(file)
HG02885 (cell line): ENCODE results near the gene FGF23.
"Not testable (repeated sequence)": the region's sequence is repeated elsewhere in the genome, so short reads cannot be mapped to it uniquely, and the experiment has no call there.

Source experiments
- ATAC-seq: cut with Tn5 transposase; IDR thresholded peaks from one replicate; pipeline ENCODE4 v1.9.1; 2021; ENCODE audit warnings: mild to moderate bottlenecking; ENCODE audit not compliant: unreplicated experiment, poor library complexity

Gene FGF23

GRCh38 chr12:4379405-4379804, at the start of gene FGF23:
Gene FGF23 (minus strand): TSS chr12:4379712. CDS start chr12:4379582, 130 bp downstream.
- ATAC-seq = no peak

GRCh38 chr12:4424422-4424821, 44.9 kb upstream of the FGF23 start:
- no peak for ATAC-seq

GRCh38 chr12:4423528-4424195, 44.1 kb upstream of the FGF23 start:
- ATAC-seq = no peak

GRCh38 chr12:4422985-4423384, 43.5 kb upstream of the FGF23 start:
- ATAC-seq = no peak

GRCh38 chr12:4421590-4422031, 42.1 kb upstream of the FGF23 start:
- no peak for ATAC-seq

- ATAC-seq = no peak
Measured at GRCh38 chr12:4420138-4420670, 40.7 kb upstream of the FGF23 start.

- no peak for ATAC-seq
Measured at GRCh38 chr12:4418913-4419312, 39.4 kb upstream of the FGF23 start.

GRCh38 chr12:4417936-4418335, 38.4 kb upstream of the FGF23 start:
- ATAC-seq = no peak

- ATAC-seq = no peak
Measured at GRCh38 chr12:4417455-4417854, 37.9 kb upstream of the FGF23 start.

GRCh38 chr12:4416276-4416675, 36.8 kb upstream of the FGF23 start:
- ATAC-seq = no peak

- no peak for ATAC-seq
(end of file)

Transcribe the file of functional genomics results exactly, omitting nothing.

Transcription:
HG02885 (cell line): ENCODE results near the gene FGF23.
"Not testable (repeated sequence)": the region's sequence is repeated elsewhere in the genome, so short reads cannot be mapped to it uniquely, and the experiment has no call there.

Source experiments
- ATAC-seq: cut with Tn5 transposase; IDR thresholded peaks from one replicate; pipeline ENCODE4 v1.9.1; 2021; ENCODE audit warnings: mild to moderate bottlenecking; ENCODE audit not compliant: unreplicated experiment, poor library complexity

Gene FGF23

GRCh38 chr12:4379405-4379804, at the start of gene FGF23:
Gene FGF23 (minus strand): TSS chr12:4379712. CDS start chr12:4379582, 130 bp downstream.
- ATAC-seq = no peak

GRCh38 chr12:4424422-4424821, 44.9 kb upstream of the FGF23 start:
- no peak for ATAC-seq

GRCh38 chr12:4423528-4424195, 44.1 kb upstream of the FGF23 start:
- ATAC-seq = no peak

GRCh38 chr12:4422985-4423384, 43.5 kb upstream of the FGF23 start:
- ATAC-seq = no peak

GRCh38 chr12:4421590-4422031, 42.1 kb upstream of the FGF23 start:
- no peak for ATAC-seq

- ATAC-seq = no peak
Measured at GRCh38 chr12:4420138-4420670, 40.7 kb upstream of the FGF23 start.

- no peak for ATAC-seq
Measured at GRCh38 chr12:4418913-4419312, 39.4 kb upstream of the FGF23 start.

GRCh38 chr12:4417936-4418335, 38.4 kb upstream of the FGF23 start:
- ATAC-seq = no peak

- ATAC-seq = no peak
Measured at GRCh38 chr12:4417455-4417854, 37.9 kb upstream of the FGF23 start.

GRCh38 chr12:4416276-4416675, 36.8 kb upstream of the FGF23 start:
- ATAC-seq = no peak

- no peak for ATAC-seq